Liberty, Bell pardoned: President Biden pardons national turkeys

Liberty and Bell

President Joe Biden is spending his 81st birthday upholding an annual Thanksgiving tradition.

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The president pardoned the national turkeys during a White House ceremony on the South Lawn.

This year, the turkeys are named Liberty and Bell and hail from Wilmar, Minnesota and spent their first days in the nation’s capital at the Willard Intercontinental luxury hotel, The Associated Press reported.

They received a “red carpet welcome,” NBC News reported.

Like other bigshots, Liberty and Bell got to Washington, D.C. riding in the back of a black Cadillac Escalade.

“They were raised like all of our turkeys, protected, of course, from weather extremes and predators, free to walk about with constant access to water and feed,” Steve Lykken, chairman of the National Turkey Federation and president of the Jennie-O Turkey Store told the AP.

The turkeys are both male and are about 20 weeks old, weighing about 42 pounds. Leading up to Monday’s ceremony, listened to music and other sounds to get ready for the noise of the city. Apparently like Travis Kelce, they have a fondness for Taylor Swift.

“They listened to all kinds of music to get ready for the crowds and people along the way. I can confirm they are, in fact, Swifties, and they do enjoy some Prince,” Lykken said, according to the AP.

Once they’re out of the presidential spotlight, Liberty and Bell will be returned to Minnesota where they will live out their days being cared for by the University of Minnesota’s College of Food, Agriculture, and Natural Resources Sciences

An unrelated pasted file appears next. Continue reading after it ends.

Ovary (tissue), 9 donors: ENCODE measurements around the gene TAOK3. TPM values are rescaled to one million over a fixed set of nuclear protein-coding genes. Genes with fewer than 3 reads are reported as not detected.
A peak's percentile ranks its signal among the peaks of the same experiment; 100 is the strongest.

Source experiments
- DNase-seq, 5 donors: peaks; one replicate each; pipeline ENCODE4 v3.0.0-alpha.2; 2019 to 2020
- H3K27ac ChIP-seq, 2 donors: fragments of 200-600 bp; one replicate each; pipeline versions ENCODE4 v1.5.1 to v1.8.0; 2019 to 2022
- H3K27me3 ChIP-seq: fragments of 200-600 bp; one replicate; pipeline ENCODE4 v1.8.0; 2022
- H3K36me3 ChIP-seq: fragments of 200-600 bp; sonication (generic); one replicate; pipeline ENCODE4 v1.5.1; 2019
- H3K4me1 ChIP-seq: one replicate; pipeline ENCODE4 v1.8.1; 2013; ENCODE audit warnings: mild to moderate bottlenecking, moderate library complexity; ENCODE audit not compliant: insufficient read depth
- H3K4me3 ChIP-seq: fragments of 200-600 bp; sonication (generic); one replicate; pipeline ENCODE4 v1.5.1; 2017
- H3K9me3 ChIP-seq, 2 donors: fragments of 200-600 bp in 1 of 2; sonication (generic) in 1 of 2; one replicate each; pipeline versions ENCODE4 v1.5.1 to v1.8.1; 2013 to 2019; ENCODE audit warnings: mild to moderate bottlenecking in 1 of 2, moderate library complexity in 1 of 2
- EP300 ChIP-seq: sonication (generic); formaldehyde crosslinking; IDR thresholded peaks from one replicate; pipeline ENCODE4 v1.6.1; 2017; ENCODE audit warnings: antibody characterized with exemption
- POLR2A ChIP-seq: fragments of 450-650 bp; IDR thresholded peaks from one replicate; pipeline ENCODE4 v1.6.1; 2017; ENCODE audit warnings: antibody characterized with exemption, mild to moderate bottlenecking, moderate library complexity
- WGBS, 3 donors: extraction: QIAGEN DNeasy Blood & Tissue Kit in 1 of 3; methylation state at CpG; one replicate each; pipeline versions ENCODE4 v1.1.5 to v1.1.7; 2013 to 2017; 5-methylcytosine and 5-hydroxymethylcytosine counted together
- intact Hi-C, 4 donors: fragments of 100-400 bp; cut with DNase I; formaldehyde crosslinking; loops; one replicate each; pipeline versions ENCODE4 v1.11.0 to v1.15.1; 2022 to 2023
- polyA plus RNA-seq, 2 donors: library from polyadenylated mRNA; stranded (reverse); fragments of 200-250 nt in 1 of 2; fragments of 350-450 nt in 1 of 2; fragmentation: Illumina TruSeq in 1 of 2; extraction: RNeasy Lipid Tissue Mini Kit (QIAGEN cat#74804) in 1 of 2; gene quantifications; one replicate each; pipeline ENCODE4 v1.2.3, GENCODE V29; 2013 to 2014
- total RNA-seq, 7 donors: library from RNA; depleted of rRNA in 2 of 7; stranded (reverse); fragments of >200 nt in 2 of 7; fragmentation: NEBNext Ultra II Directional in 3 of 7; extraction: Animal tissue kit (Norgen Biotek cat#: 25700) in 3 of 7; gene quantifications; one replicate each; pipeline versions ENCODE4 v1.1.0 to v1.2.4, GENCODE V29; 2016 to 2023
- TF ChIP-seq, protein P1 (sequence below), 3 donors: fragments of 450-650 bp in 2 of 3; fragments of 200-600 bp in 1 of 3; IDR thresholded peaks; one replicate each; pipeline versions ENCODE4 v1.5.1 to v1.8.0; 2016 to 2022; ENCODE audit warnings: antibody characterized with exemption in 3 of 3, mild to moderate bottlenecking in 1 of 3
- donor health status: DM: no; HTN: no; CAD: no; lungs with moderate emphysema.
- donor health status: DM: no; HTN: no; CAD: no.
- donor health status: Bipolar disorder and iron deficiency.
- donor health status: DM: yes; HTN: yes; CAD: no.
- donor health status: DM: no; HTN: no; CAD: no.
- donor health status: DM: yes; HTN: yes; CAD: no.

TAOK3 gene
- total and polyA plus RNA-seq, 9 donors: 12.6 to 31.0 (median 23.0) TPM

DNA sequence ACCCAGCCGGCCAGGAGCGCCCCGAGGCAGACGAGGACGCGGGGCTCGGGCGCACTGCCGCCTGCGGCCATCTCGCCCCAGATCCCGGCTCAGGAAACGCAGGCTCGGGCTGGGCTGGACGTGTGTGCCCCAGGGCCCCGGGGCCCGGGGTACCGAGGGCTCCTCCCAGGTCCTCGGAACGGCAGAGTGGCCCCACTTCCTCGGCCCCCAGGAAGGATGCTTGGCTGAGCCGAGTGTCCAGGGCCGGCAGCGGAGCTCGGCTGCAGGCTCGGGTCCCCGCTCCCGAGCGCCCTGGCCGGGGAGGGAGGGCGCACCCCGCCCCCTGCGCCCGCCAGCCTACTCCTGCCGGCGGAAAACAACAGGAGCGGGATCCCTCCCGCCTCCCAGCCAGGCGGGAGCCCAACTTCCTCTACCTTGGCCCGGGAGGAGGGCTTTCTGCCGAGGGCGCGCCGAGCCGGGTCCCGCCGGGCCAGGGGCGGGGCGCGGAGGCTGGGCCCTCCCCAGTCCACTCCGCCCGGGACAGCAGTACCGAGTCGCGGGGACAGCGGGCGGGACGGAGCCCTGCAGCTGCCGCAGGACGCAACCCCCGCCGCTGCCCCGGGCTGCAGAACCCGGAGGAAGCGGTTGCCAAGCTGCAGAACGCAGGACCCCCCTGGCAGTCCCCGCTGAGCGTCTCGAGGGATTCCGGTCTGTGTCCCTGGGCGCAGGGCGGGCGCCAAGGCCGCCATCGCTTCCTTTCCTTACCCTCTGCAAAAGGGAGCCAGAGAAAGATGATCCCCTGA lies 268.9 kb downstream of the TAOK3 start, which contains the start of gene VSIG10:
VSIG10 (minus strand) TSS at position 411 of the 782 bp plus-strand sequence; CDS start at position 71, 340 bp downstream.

The tradition of when the pardoning of the national turkey started has been debated over the years as presidents and their families frequently were gifted turkeys in advance of Thanksgiving.

Some claim that President Abraham Lincoln granted clemency to a turkey in 1863, while others said that President Harry Truman did it in 1947, according to The White House Historical Association. President John F. Kennedy was said to have pardoned the turkeys in 1963 when The Washington Post used “pardon” and “reprieve in an article. It wasn’t President Richard Nixon who received turkeys, but instead, his wife Patricia accepted the fowl in 1973, sending it to the Oxen Hill Children’s farm. First lady Rosalynn Carter sent the 1978 turkey to Evans Farm Inn to live.

It wasn’t until 1989 that President George H. W. Bush officially granted a full presidential pardon to the turkey given to the White House that year.

Animal rights activists picketed during the appearance with Bush saying, “But let me assure you, and this fine tom turkey, that he will not end up on anyone’s dinner table, not this guy -- he’s granted a Presidential pardon as of right now -- and allow him to live out his days on a children’s farm not far from here,” the White House said.

In addition to the turkey pardon, it’s a busy day at the White House to launch the holiday season.

Later in the afternoon, first lady Dr. Jill Biden will accept the Whtie House Christmas Tree — an 18.5-foot Fraser Fir from Fleetwood, North Carolina, the AP reported.

Later this week, the first family will travel to Nantucket to celebrate Thanksgiving, arriving Tuesday evening, the Nantucket Current reported.

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